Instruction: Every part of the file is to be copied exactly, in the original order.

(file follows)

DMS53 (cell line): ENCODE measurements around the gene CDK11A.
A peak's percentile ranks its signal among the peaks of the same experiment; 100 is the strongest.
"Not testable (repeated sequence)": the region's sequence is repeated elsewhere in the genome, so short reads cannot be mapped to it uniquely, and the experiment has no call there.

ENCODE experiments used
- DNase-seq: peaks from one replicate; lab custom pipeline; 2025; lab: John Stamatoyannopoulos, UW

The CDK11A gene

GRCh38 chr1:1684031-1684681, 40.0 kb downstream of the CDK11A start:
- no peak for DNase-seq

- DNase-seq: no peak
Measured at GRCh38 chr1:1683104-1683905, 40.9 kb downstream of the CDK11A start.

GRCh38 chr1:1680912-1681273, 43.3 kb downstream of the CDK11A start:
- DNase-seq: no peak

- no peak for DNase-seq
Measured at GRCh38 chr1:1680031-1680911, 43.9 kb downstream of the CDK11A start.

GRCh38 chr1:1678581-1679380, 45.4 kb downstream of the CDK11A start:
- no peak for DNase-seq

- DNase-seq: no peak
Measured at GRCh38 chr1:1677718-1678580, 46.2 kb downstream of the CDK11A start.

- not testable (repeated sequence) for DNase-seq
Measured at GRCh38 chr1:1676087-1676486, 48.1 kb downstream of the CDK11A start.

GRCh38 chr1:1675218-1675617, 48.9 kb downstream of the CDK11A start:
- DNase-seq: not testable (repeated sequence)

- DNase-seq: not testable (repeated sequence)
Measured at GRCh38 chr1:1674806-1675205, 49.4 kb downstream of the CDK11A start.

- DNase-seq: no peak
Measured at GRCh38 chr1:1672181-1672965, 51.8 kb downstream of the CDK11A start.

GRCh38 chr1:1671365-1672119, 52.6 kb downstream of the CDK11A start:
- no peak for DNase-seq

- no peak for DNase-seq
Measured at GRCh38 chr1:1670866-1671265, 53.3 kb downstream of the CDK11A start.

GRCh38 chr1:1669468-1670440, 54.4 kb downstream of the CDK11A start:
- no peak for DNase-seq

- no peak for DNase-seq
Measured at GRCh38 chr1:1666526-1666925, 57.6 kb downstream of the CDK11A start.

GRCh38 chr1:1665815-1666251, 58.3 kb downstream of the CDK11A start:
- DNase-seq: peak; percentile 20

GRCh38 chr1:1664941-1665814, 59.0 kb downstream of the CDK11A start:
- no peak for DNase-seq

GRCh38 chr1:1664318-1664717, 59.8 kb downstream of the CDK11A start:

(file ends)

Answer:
DMS53 (cell line): ENCODE measurements around the gene CDK11A.
A peak's percentile ranks its signal among the peaks of the same experiment; 100 is the strongest.
"Not testable (repeated sequence)": the region's sequence is repeated elsewhere in the genome, so short reads cannot be mapped to it uniquely, and the experiment has no call there.

ENCODE experiments used
- DNase-seq: peaks from one replicate; lab custom pipeline; 2025; lab: John Stamatoyannopoulos, UW

The CDK11A gene

GRCh38 chr1:1684031-1684681, 40.0 kb downstream of the CDK11A start:
- no peak for DNase-seq

- DNase-seq: no peak
Measured at GRCh38 chr1:1683104-1683905, 40.9 kb downstream of the CDK11A start.

GRCh38 chr1:1680912-1681273, 43.3 kb downstream of the CDK11A start:
- DNase-seq: no peak

- no peak for DNase-seq
Measured at GRCh38 chr1:1680031-1680911, 43.9 kb downstream of the CDK11A start.

GRCh38 chr1:1678581-1679380, 45.4 kb downstream of the CDK11A start:
- no peak for DNase-seq

- DNase-seq: no peak
Measured at GRCh38 chr1:1677718-1678580, 46.2 kb downstream of the CDK11A start.

- not testable (repeated sequence) for DNase-seq
Measured at GRCh38 chr1:1676087-1676486, 48.1 kb downstream of the CDK11A start.

GRCh38 chr1:1675218-1675617, 48.9 kb downstream of the CDK11A start:
- DNase-seq: not testable (repeated sequence)

- DNase-seq: not testable (repeated sequence)
Measured at GRCh38 chr1:1674806-1675205, 49.4 kb downstream of the CDK11A start.

- DNase-seq: no peak
Measured at GRCh38 chr1:1672181-1672965, 51.8 kb downstream of the CDK11A start.

GRCh38 chr1:1671365-1672119, 52.6 kb downstream of the CDK11A start:
- no peak for DNase-seq

- no peak for DNase-seq
Measured at GRCh38 chr1:1670866-1671265, 53.3 kb downstream of the CDK11A start.

GRCh38 chr1:1669468-1670440, 54.4 kb downstream of the CDK11A start:
- no peak for DNase-seq

- no peak for DNase-seq
Measured at GRCh38 chr1:1666526-1666925, 57.6 kb downstream of the CDK11A start.

GRCh38 chr1:1665815-1666251, 58.3 kb downstream of the CDK11A start:
- DNase-seq: peak; percentile 20

GRCh38 chr1:1664941-1665814, 59.0 kb downstream of the CDK11A start:
- no peak for DNase-seq

GRCh38 chr1:1664318-1664717, 59.8 kb downstream of the CDK11A start: